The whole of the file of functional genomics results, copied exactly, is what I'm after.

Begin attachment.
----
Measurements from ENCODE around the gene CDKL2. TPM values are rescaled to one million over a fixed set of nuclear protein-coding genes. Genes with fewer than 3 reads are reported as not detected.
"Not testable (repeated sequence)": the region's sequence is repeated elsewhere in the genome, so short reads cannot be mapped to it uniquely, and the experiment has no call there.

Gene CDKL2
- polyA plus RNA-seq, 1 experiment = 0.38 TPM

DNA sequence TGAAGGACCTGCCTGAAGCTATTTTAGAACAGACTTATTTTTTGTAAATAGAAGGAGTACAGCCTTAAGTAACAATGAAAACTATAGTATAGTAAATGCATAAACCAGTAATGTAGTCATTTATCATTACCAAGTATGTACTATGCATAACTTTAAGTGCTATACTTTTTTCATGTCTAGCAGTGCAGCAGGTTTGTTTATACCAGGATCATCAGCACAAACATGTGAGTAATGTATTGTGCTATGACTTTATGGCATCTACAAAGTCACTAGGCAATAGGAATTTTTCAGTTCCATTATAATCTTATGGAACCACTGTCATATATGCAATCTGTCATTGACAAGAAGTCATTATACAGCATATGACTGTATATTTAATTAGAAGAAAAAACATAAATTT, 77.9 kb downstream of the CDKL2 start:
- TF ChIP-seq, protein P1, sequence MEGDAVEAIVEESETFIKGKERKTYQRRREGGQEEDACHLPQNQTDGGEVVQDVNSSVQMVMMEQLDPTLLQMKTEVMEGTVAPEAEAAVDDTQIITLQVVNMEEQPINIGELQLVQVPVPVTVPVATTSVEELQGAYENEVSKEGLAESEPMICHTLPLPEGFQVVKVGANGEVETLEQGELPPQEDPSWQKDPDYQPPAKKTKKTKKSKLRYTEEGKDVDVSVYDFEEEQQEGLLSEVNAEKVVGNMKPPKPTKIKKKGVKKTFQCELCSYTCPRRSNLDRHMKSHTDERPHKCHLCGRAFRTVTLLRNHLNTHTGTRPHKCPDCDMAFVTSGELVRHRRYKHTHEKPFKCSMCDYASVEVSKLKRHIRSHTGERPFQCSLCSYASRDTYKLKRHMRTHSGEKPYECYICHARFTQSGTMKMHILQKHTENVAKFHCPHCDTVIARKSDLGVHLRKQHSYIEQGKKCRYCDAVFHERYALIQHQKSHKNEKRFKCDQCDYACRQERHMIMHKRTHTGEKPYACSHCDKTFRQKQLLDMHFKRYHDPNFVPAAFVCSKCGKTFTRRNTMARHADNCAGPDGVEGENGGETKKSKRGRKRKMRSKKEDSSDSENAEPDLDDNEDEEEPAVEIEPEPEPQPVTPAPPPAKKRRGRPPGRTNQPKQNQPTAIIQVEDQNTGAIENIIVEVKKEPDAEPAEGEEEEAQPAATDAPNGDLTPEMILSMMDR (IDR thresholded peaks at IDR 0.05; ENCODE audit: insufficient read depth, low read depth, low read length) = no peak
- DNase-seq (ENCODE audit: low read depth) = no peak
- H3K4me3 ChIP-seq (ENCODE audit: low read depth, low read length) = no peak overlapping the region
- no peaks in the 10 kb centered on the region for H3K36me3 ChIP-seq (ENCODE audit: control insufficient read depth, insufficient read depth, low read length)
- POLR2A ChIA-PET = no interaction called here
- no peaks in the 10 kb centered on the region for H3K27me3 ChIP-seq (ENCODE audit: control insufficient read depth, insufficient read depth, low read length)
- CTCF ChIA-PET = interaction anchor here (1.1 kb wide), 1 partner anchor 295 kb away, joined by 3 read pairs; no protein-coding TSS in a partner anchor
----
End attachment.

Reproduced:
Measurements from ENCODE around the gene CDKL2. TPM values are rescaled to one million over a fixed set of nuclear protein-coding genes. Genes with fewer than 3 reads are reported as not detected.
"Not testable (repeated sequence)": the region's sequence is repeated elsewhere in the genome, so short reads cannot be mapped to it uniquely, and the experiment has no call there.

Gene CDKL2
- polyA plus RNA-seq, 1 experiment = 0.38 TPM

DNA sequence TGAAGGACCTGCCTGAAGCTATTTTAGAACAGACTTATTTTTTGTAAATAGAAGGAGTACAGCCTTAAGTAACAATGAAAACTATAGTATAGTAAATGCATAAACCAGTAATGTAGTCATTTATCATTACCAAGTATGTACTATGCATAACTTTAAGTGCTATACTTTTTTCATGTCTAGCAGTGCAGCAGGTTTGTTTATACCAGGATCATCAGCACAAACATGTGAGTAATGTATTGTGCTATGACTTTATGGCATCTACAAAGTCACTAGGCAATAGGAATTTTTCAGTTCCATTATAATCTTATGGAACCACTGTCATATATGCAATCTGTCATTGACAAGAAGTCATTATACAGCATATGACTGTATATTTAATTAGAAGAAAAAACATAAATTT, 77.9 kb downstream of the CDKL2 start:
- TF ChIP-seq, protein P1, sequence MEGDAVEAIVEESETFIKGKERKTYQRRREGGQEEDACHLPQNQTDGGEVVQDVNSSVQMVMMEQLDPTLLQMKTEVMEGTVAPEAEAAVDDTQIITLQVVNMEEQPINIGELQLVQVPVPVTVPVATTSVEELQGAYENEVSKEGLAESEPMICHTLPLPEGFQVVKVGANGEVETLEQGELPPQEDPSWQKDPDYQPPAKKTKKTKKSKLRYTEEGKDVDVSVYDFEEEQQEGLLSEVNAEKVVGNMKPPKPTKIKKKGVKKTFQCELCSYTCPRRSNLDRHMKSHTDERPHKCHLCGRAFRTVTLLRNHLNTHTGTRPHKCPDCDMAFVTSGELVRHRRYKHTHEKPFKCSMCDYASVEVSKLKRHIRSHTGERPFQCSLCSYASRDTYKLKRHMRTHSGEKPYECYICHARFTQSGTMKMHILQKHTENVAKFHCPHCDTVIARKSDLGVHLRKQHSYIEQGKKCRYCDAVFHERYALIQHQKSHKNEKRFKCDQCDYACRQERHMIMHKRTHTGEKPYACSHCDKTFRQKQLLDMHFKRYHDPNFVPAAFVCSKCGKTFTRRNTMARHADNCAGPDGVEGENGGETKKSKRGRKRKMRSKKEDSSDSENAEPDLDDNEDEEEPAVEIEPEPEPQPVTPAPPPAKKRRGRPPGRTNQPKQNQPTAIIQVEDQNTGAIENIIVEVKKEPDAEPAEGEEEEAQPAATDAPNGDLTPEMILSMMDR (IDR thresholded peaks at IDR 0.05; ENCODE audit: insufficient read depth, low read depth, low read length) = no peak
- DNase-seq (ENCODE audit: low read depth) = no peak
- H3K4me3 ChIP-seq (ENCODE audit: low read depth, low read length) = no peak overlapping the region
- no peaks in the 10 kb centered on the region for H3K36me3 ChIP-seq (ENCODE audit: control insufficient read depth, insufficient read depth, low read length)
- POLR2A ChIA-PET = no interaction called here
- no peaks in the 10 kb centered on the region for H3K27me3 ChIP-seq (ENCODE audit: control insufficient read depth, insufficient read depth, low read length)
- CTCF ChIA-PET = interaction anchor here (1.1 kb wide), 1 partner anchor 295 kb away, joined by 3 read pairs; no protein-coding TSS in a partner anchor